Little Agathe’s little dress started out like this.
Eleven months old, she was getting christened in July and her parents wanted a dress that was simple.
Not a hint of lace, no ruffles, no froof and certainly no bonnet.
So, a small white silk dress with silver silk satin sash was envisioned with a matching white silk nappy cover.
And after lots of fiddly sewing, it was ready.
French seams, silk covered button, fully lined in white silk.
You may be thinking that the back hemline is not straight. You are correct: there was a little extra fabric to cover her nappy.
Sorry the photography isn’t great on this, will do better next time!
Options, options: it can be hard to choose, but it is nice to have them.
A soft purple washed silk sash added to a flowery cotton dress. Long enough for a big bow. Washed silk, so it can be popped in the machine on a gentle cool cycle if sticky fingers leave dotty little prints on it.
The high necked cotton voile dress with giant purple flowers. A big semi-circle skirt falls elegantly below knees scraped while playing with her friends yesterday.
A thin self-fabric sash ties the bodice smoothly against her delicate chest.
100% cotton, fully lined with invisible zip at centre back.
I’ve been busy dreaming. Thinking and dreaming, drawing my ideas, drawing patterns, redrawing patterns, figuring out how best to store the patterns and dreaming. None of this makes for very exciting photos.
What is exciting though, is that I have a second cabinet for my fabric waiting downstairs for some burly men to come along and haul it up five flights of stairs. Not an exciting photo right now, but once my fabric is neatly stored, my studio will look tidy enough for a photo!
And, and, and..I have finally got my dressmakers dummy. Finally. Sort of. It is currently in a box under a bed at my friends’ home in Holland. Just hoping that it fits in my suitcase next week. She’s already got a name: Paspop. It’s Dutch for dressmaker’s dummy/tailor’s dummy/dress form and is a word I had a great deal of trouble in finding out to help my Google searches in Dutch.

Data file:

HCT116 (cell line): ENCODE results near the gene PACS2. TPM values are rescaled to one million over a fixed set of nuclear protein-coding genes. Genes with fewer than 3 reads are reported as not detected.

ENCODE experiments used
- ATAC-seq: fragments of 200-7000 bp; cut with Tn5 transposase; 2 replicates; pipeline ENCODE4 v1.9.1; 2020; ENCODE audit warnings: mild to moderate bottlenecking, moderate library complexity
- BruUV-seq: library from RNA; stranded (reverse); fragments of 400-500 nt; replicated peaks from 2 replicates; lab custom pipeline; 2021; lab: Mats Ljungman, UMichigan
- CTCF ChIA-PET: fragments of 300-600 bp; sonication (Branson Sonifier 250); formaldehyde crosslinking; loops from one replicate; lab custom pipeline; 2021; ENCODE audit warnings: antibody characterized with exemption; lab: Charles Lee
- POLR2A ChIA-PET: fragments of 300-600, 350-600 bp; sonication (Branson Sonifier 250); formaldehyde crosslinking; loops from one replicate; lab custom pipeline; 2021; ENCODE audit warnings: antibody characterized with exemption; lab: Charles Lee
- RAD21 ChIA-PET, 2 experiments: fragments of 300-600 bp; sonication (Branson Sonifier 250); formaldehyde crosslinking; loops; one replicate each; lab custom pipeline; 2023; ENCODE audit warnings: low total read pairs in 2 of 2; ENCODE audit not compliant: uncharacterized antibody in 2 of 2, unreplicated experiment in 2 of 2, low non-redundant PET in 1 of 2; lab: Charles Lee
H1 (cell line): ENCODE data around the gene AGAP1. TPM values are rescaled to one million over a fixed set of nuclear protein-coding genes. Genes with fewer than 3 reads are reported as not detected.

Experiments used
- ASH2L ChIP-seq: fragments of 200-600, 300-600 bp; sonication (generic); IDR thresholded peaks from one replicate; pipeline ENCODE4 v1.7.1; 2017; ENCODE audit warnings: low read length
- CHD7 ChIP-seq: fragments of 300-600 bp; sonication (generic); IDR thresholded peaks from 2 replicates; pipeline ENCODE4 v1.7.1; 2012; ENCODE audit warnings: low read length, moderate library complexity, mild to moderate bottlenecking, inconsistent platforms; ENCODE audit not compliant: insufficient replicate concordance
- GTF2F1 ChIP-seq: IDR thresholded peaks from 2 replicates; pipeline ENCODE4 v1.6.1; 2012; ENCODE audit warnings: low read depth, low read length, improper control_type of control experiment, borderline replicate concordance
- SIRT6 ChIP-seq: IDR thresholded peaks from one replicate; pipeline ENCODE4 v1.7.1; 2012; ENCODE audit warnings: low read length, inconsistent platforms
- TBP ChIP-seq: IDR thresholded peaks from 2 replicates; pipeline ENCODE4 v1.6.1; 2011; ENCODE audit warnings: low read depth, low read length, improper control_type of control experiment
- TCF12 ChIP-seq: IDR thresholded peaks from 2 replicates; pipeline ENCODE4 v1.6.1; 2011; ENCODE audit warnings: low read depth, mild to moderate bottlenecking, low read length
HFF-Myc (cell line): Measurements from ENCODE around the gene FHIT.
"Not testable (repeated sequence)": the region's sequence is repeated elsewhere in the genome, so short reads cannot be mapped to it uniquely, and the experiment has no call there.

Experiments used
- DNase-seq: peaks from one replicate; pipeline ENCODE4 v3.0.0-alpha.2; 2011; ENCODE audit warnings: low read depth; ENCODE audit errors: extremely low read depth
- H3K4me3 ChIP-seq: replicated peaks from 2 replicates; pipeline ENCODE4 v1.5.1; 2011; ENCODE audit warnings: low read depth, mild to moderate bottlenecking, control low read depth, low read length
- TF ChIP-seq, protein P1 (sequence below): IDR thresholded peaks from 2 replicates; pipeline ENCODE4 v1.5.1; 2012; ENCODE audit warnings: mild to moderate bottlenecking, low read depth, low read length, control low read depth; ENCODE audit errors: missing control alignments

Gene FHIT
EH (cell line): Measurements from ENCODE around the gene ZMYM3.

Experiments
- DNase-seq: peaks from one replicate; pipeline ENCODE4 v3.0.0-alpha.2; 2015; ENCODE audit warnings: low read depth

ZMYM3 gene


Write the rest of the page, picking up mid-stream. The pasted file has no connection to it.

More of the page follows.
Off to dream..ciao for now. x
Of course, with so many people and animals to protect..
..we need different guises.
And you know what? Can you keep a secret? Yes? Come closer.
Sometimes we just like to dress up and play with our friends!
It takes a lot to be a superhero in Egypt.
Not only are there over 80 million people to protect, there are the donkeys, the stray cats, dogs..
..and let us not forget those stubborn camels.
We Baladi Superheroes love colours and it is our colours that nourish our powers giving us the energy to dazzle the baddies. No black masks for us. We dazzle, fazazzle and fazoozle the world, bazapping, bazipping and bazooping the baddies.
Monsoon blues and pretty purples for warm summer days..
..with a v-shaped back to slip over independent heads, letting Mummy steal a few extra winks.
An empire-waisted bodice with an a-line skirt let little legs run free in the garden and over three metres of ruffle flutter softly as she moves.
The exposed seams are clean finished or bound with hand made bias binding to match the dress.
The dress is 100% fine cotton with a soft 100% cotton lining.
I’ve been having a few technological issues recently which have resulted in, horror of horrors, not being able to upload photos! It happened to coincide with the day I took lots of photos to share here, which I guess could be expected! Tonight I’m getting my new MacBook Pro delivered, which should not only solve this problem, but should mean I spend this weekend being extremely anti-social while I play with my new toy.
I’ll be back soon with a wee selection of photos from two recently made dresses.
Back of dress with deep v-neck to slip over head
..and as beautiful on the inside as it is on the out.
Inside back neckline.
Pattern by Burda.
I was sewing. Then I stopped. I decided to get into action (of another sort) and organise a shop. It’s nearly there, so I should be able to share it with you in a couple of weeks.
So for now, I leave you with this small Christmas skirt. It’s made of snuggly medium-weight velvet with a slight stretch, perfect for keeping little legs warm while playing in the snow. Best of all? It’s my own pattern.
It’s been busy here recently, apart from buying the fabric-I-wasn’t-going-to-buy, I’ve been sewing lots and pics will follow soon, promise. In the meantime, I’ll leave you with a link to a blog with a phrase that enters my mind frequently, Stop Staring and Start Sewing (because I love fabric and hate taking that first snip, so stare for days on end). She’s just been to the Quilt Market in Houston and has uploaded TONS of pics that leave me, well, staring and doing rather little sewing.